Sustainable Food Systems from Agriculture to Industry: Improving Production and Processing addresses the principle that food supply needs of the present must be met without compromising the ability of future generations to meet their needs. Responding to sustainability goals requires maximum utilization of all raw materials produced and integration of activities throughout all production-to-consumption stages. This book covers production stage activities to reduce postharvest losses and increase use of by-products streams (waste), food manufacturing and beyond, presenting insights to ensure energy, water and other resources are used efficiently and environmental impacts are minimized.
The book presents the latest research and advancements in efficient, cost-effective, and environmentally friendly food production and ways they can be implemented within the food industry. Filling the knowledge gap between understanding and applying these advancements, this team of expert authors from around the globe offer both academic and industry perspectives and a real-world view of the challenges and potential solutions that exist for feeding the world in the future. The book will guide industry professionals and researchers in ways to improve the efficiency and sustainability of food systems.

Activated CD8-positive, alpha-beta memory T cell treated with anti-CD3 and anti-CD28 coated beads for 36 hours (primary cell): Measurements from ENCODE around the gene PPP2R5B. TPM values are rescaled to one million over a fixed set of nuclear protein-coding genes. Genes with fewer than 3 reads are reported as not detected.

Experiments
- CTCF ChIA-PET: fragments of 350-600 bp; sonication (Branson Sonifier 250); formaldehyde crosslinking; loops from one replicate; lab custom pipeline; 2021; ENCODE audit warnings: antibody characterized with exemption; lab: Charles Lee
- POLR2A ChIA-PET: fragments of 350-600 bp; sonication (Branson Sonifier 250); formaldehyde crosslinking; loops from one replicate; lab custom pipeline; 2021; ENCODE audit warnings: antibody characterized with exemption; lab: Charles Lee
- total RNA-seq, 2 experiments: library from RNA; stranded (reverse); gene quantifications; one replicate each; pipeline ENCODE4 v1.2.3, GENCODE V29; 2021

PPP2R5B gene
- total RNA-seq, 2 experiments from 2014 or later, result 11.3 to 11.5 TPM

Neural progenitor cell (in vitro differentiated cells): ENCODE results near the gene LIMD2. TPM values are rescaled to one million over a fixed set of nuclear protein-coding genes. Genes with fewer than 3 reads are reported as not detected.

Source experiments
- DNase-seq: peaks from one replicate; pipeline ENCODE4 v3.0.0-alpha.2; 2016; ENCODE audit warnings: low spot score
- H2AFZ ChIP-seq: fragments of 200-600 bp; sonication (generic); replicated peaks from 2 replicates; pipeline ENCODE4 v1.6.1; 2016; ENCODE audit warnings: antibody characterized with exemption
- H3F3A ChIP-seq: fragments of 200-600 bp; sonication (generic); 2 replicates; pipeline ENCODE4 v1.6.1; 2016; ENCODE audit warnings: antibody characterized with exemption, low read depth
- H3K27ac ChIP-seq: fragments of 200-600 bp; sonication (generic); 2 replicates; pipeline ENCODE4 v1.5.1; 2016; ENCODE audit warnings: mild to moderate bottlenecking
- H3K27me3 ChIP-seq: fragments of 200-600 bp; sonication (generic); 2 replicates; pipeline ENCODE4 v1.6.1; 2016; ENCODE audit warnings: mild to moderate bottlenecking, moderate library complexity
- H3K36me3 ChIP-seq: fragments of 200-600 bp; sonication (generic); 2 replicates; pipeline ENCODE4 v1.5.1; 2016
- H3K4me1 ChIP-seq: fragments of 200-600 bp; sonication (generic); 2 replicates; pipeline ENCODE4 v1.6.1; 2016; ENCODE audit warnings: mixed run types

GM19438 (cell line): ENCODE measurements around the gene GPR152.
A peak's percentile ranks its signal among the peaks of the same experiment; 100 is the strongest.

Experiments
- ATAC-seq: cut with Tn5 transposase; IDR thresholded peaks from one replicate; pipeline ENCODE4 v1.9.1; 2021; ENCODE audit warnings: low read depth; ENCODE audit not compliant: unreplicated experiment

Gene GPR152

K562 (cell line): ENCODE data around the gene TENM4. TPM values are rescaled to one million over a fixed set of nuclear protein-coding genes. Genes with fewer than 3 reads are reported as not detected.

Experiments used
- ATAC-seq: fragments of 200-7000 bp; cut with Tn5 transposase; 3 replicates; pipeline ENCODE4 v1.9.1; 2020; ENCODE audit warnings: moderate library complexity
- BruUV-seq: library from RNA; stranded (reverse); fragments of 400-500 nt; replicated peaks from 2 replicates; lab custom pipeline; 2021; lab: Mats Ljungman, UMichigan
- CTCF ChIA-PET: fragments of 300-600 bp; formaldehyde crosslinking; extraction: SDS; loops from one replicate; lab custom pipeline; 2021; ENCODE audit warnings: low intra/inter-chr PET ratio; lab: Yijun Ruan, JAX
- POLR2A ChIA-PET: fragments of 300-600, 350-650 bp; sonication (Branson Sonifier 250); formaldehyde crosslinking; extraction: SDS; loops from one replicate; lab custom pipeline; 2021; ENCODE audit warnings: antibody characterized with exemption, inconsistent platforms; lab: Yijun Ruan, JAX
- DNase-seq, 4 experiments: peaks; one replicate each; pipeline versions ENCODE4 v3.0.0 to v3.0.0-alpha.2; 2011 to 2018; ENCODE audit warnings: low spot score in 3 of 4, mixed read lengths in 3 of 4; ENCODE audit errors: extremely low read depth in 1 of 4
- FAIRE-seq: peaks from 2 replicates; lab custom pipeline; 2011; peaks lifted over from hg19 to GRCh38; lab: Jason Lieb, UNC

- Addresses why food waste recovery improves sustainability of food systems, how these issues can be adapted by the food industry, and the role of policy making in ensuring sustainable food production
- Describes in detail the latest understanding of food processing, food production and waste reduction issues
- Includes emerging topics, such as sustainable organic food production and computer aided process engineering
- Analyzes the potential and sustainability of already commercialized processes and products
Galanakis, C. M. ed., (2018). Sustainable Food Systems from Agriculture to Industry: Improving Production and Processing. Amsterdam: Elsevier.
For more information, see here. See also the Foodsource resource How can we reduce food-related greenhouse gas emissions?